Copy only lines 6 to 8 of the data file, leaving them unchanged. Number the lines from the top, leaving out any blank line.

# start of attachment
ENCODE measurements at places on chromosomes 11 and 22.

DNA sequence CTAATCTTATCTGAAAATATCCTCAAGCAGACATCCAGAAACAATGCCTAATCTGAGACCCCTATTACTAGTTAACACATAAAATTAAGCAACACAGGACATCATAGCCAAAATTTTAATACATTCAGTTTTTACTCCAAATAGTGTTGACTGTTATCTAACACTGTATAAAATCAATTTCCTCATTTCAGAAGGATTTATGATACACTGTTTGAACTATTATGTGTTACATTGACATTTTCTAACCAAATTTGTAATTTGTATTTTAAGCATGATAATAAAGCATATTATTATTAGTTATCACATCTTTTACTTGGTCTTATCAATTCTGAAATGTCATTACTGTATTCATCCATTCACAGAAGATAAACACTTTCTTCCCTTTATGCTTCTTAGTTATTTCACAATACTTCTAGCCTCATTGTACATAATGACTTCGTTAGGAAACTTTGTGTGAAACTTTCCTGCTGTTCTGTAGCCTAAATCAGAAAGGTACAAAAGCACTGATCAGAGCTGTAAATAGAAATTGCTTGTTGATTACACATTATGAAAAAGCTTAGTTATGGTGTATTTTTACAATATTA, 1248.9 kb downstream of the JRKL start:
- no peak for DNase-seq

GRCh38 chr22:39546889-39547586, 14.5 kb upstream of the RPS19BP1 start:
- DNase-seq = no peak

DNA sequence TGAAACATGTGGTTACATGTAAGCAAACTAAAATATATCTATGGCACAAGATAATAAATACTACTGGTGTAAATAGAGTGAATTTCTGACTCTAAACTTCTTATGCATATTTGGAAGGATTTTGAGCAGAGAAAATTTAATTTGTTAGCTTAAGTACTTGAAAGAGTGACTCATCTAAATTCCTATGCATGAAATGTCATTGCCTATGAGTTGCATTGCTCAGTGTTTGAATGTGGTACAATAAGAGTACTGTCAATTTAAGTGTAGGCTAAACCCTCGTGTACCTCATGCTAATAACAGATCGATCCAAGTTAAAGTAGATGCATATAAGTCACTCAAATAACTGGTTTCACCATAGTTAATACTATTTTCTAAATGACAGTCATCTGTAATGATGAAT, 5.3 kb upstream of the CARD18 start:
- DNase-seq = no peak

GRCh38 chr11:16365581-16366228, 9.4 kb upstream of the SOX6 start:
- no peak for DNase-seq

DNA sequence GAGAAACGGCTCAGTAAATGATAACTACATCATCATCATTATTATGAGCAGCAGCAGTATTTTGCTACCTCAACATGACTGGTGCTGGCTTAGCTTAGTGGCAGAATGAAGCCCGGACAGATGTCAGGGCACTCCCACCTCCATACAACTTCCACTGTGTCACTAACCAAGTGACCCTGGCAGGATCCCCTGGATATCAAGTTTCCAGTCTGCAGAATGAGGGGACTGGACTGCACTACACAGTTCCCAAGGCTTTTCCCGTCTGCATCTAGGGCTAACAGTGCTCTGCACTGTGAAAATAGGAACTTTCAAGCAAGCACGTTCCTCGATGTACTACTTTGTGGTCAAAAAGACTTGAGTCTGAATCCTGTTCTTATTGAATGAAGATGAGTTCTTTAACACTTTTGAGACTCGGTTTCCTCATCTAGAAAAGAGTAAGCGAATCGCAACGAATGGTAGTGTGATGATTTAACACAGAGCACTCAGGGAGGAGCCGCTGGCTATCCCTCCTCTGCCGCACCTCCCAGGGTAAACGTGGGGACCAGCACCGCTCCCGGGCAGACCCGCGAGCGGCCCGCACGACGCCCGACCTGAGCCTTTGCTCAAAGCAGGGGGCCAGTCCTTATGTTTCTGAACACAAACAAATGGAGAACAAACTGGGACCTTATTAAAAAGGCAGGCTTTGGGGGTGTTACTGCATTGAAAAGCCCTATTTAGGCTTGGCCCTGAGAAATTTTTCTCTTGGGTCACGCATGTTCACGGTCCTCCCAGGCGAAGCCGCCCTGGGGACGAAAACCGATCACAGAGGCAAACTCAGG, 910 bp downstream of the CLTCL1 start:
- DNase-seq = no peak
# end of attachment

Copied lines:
DNA sequence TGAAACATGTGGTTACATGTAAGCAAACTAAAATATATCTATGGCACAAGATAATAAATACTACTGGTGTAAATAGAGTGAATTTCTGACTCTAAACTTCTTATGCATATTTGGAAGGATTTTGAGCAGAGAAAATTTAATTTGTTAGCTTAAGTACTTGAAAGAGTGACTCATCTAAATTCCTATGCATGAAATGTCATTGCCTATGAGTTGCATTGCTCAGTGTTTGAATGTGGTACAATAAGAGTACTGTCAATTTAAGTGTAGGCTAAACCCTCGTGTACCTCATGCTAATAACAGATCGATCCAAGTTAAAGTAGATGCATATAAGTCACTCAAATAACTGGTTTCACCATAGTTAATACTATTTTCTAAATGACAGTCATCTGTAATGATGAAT, 5.3 kb upstream of the CARD18 start:
- DNase-seq = no peak

GRCh38 chr11:16365581-16366228, 9.4 kb upstream of the SOX6 start: